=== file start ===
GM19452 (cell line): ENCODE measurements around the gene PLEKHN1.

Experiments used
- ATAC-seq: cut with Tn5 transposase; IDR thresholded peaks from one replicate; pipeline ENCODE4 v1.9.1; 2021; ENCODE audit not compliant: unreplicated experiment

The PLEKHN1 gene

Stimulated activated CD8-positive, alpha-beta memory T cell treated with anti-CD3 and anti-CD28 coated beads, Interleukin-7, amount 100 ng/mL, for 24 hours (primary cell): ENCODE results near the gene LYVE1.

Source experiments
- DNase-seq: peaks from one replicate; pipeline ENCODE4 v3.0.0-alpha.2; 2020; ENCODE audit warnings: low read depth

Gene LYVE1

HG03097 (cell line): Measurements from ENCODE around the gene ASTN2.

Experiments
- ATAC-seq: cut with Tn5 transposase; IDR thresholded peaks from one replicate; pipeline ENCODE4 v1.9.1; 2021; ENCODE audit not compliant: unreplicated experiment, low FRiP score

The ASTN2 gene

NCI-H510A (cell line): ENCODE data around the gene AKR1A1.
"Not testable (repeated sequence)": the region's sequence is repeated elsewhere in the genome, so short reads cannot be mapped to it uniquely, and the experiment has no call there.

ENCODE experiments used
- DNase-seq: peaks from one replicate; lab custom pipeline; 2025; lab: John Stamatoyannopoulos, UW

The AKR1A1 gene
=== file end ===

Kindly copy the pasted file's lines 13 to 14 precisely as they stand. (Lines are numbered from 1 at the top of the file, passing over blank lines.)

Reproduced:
NCI-H510A (cell line): ENCODE data around the gene AKR1A1.
"Not testable (repeated sequence)": the region's sequence is repeated elsewhere in the genome, so short reads cannot be mapped to it uniquely, and the experiment has no call there.